"This album is way beyond the conceived notion of how metal, or music, should be," states the warning label on the back of this, Sigh's third full-length CD. "In essence," it continues, "it is a film without pictures; a celluloid phantasmagoria." That description makes sense, given how the music is constantly jumping from one scene to the next. But just what kind of movie would this be? It's hard to say -- maybe something involving David Lynch, an ancient Far East empire, ritualistic curses, physical torture, and an '80s thrash band on some sort of time travel escapade. At any rate, the album starts out normally enough with "Hail Horror Hail," an up-tempo track that sums up Sigh's less experimental aspects pretty well: raspy black metal-type vocals atop a guitar/bass/drum foundation that is otherwise more rooted in '80s thrash metal and even '70s hard rock than in modern black metal. Soon, though, the band starts piling on all sorts of unexpected tricks, such as lush classical strings, female choir vocals, old analogue synths, and even a vocoder. Things become fully surreal by the third track, "12 Souls," a seven-minute collage that wanders from a symphonic John Williams/Star Wars-type intro to the sound of footsteps and a whimpering dog, then from a discordant classical chamber music section into heavy metal riffing, a '70s porno jazz synth line, more dark metal, and what sounds like a duet between a computerized symphony orchestra and a spastic drum machine. From there on out, the curveballs just keep flying -- "Invitation to Die" sounds like the Rolling Stones' "Monkey Man," only with black metal vocals, strings, a soothing oriental folk interlude, and liquid-toned jazz fusion synths piled on top. For all its experimentation and wide-ranging sound sources, Hail Horror Hail is still very a metal record, but only the more broadminded metal listeners -- well, make that listeners in general -- will likely be curious enough to give this strange, dark, and fascinating album the attention it requires.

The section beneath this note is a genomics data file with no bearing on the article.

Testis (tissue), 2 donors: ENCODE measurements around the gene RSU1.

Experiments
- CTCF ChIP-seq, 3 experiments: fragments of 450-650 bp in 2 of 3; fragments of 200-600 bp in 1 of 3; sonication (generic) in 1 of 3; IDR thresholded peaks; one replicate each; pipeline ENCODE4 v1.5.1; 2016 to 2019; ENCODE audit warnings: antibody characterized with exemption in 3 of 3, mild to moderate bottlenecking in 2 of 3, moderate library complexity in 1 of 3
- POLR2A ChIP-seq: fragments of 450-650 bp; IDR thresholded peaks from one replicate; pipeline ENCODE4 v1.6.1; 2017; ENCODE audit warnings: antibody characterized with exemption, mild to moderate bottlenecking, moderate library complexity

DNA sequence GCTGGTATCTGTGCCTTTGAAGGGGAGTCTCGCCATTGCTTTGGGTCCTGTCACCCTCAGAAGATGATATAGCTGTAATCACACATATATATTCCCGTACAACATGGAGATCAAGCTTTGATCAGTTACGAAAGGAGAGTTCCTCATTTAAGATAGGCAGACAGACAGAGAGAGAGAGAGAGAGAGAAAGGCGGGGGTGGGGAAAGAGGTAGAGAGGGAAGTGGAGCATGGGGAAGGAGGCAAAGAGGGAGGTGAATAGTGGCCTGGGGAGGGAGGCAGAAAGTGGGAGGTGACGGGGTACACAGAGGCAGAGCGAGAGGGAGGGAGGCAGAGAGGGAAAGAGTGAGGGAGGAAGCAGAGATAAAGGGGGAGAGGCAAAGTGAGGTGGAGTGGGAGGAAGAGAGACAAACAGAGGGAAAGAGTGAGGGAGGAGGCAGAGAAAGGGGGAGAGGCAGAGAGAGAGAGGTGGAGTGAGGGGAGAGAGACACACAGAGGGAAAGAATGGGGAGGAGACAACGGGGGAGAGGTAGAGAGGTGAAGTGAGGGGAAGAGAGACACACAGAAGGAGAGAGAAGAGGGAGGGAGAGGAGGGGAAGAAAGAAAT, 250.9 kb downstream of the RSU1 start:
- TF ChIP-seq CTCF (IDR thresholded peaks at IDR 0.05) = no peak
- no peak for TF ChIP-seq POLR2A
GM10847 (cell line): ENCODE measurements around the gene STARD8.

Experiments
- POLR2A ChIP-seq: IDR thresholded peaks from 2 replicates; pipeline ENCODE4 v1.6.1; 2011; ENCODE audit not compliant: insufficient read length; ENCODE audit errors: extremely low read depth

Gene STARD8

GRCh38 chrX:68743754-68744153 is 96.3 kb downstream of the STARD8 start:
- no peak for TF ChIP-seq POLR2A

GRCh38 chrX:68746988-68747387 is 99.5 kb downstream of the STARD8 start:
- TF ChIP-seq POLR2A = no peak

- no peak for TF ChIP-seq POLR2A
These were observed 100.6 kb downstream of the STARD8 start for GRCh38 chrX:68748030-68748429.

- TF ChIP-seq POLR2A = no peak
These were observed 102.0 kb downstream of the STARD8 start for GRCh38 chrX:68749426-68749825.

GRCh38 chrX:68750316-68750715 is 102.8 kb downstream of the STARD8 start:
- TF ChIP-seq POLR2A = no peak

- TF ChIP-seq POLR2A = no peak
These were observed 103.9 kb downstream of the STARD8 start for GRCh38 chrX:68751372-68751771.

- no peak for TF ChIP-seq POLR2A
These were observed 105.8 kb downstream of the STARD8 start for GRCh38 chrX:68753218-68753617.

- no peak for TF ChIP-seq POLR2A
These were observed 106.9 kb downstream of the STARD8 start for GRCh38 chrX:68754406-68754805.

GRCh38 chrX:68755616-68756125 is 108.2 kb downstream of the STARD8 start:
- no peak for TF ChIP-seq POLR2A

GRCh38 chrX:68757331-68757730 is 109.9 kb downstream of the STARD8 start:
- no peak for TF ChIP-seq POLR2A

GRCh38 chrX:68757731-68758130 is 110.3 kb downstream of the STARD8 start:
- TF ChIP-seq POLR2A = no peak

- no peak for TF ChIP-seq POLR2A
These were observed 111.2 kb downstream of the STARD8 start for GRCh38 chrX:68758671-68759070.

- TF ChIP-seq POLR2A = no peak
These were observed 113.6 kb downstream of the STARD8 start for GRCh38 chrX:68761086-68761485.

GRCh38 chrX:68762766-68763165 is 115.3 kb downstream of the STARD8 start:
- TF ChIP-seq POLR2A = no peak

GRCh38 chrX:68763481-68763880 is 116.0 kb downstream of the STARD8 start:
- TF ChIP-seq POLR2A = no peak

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AllMusic Review by William York